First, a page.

Imagine, you have been left £10,000, are not yet 30 years old, and want to build a solid foundation for a long-term savings plan. How should you go about that?
How to invest £10,000
Tax is crucial: it can make a big difference to investment returns. In the UK, there are tax-efficient SIPPs (Self-invested Personal Pensions) and ISAs (Individual Savings Accounts). There’s also the GIA (General Investment Account), but it offers no tax benefit.
How can I be sure?
The long future ahead of a young investor holds the usual uncertainties, but coupled now with unusually high geopolitical risk in a polarised and changeable world. Flexibility is at least as important as tax-efficiency, therefore. You need easy access to your money if there’s a change in your circumstances or in the markets.
An ISA is best. You can invest up to £20,000 annually and any income from it is free of tax. So are capital gains although, unlike a SIPP, an ISA will count towards Inheritance Tax liability. Also unlike a SIPP, however, you can withdraw all or part of your money at any time.
An all-equity ISA is appropriate. Younger investors should embrace equities more than bonds or cash; they have the time in which to reap the greater reward of taking the greater risk of shares. This chart leaves no doubt (shares versus bond performance).
Fee, fi, fo, fum
Investing directly in shares is neither practical nor sensible, however. Your £10,000 is not enough to spread across a selection that’s diverse enough to reduce the risk of any one issue. That means you should invest in funds, but you must be careful account about their fees.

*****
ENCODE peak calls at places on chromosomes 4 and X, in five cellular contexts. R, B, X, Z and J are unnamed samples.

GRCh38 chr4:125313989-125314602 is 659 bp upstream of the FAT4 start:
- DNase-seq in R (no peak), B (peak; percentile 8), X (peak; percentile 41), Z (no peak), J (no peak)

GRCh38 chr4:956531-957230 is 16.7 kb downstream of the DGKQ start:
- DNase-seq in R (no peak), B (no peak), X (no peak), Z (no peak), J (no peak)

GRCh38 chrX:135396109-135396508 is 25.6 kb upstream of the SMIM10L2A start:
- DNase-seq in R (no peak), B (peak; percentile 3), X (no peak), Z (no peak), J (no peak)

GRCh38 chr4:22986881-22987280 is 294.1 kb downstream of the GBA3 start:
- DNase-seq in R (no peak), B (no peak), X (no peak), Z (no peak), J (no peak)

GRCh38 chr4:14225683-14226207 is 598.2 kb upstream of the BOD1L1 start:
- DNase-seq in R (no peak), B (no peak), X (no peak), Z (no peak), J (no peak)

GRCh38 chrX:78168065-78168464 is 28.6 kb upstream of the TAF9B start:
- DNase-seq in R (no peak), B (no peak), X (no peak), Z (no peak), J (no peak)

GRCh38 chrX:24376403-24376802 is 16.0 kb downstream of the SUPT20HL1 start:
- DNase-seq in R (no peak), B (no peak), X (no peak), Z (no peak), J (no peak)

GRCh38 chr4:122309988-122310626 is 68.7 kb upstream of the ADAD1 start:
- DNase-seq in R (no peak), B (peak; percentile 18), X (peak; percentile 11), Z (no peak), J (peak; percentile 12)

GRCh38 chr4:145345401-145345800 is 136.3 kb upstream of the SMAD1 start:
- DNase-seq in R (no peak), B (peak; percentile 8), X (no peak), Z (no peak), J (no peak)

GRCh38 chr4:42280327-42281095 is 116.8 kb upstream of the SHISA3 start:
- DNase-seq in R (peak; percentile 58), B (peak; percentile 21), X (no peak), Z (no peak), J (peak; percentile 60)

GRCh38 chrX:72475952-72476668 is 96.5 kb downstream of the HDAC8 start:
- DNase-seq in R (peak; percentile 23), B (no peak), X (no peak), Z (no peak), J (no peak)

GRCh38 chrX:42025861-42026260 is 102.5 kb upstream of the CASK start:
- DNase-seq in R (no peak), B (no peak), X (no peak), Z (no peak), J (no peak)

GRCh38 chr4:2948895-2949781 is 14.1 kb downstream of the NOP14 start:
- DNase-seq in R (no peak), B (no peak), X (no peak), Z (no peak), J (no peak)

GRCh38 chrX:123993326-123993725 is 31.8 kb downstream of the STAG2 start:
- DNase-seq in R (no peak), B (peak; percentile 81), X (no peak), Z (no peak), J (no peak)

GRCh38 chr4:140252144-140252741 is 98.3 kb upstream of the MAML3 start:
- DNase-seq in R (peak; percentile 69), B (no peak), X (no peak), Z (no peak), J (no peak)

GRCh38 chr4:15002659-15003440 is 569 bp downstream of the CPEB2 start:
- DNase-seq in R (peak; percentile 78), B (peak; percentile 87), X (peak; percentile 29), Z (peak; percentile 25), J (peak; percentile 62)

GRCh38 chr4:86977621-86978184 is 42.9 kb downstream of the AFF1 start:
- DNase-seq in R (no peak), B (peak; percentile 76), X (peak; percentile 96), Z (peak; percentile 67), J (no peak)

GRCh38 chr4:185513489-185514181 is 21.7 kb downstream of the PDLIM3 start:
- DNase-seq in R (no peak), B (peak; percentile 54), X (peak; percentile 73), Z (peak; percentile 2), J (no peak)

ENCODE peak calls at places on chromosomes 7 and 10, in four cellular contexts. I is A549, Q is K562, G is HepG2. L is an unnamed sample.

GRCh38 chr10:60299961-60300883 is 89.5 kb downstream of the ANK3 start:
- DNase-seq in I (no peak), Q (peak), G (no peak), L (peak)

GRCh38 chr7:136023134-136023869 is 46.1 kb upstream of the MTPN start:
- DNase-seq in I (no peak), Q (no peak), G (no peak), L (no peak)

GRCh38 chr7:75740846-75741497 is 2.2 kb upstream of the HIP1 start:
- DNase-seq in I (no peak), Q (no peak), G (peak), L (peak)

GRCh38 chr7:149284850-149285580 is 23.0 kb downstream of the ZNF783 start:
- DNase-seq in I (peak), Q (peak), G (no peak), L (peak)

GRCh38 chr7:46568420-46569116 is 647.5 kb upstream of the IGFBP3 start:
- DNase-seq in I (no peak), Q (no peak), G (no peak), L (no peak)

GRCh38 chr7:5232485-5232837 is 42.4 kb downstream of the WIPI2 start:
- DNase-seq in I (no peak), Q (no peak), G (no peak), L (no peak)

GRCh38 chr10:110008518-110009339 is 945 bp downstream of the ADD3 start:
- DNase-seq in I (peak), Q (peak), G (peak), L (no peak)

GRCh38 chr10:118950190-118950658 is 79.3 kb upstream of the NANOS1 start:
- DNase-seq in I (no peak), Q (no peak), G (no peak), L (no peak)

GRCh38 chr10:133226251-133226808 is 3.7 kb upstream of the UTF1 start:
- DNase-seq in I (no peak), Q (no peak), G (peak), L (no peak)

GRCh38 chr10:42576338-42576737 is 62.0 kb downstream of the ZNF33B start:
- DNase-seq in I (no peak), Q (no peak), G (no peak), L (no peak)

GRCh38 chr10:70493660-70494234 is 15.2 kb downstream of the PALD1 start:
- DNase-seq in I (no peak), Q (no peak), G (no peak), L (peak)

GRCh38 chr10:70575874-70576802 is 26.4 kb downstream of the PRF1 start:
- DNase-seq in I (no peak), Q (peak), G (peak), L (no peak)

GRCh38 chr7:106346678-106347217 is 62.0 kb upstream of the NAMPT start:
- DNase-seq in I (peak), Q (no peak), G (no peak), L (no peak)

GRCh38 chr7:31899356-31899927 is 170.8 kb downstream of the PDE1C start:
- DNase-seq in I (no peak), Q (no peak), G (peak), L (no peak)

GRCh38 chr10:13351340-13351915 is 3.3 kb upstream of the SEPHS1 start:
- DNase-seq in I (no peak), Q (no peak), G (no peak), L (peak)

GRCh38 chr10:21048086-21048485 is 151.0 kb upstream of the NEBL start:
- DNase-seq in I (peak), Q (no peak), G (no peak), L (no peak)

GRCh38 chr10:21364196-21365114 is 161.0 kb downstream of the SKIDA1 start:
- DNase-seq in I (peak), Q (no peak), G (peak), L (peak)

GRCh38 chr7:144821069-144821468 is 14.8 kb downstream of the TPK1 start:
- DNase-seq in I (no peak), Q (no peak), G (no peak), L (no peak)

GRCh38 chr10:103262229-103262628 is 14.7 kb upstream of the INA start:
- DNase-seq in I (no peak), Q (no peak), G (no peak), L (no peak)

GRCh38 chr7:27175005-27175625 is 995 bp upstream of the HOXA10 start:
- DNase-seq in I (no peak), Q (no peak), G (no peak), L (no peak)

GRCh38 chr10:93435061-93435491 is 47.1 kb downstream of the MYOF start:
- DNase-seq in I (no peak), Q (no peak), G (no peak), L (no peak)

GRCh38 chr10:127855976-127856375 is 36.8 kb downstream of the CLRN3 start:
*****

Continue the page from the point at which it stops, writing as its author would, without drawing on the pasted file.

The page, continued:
Fees eat into returns, especially in the low-growth environment that most analysts now expect for many years to come. Actively-managed unit trusts, OEICs (open-ended investment companies), and investment trusts have annual management charges that, in a few cases, are as high as 1.5% of your investment. Here are the worst offenders as of August 2022.
Invest passively, therefore, with ETFs (exchange-traded funds). Although they are higher than tracker funds – Vanguard’s FTSE100 unit trust charges just 0.09% – ETF fees are much lower than those for active funds and they have no initial charges. That’s because they’re listed on the stock exchange, just like shares, and can be traded quickly and easily on any business day with low or even nil commission.
No place like home
The majority of your ETFs should be invested in UK equities because the liabilities for which you’re saving are in this country. Besides, the ‘Footsie’ is estimated to offer fair value.
Your choices should favour big funds (better liquidity) managed by big names (better resources) with low total expense ratios (TERs). Those requirements are met by iShares Core FTSE 100 UCITS ETF, managed by BlackRock, and Vanguard FTSE 100 UCITS ETF, both having TERs under 0.1% p.a. and assets of a billion or more apiece.
All the small things
With 60% of your portfolio allocated to one of these or, for diversification, both, you can boost returns by devoting the remainder to smaller companies and emerging markets. For only a little more risk, their potential for above-average profit growth should deliver better returns than those for the 100 largest UK companies alone.
Smaller companies and emerging markets are costlier to manage, so TERs are higher. My choices are the iShares MSCI UK Small Cap UCITS ETF (assets: £187 million; TER: 0.58%) and the iShares Core MSCI Emerging Markets IMI (assets: £17 billion; TER: 0.18%).
Finally, every month, invest as much as possible of your salary in this foundation portfolio. At just 5% growth annually, compounded, and with small contributions of only £200 a month, it will be worth more than £200,000 in 30 years.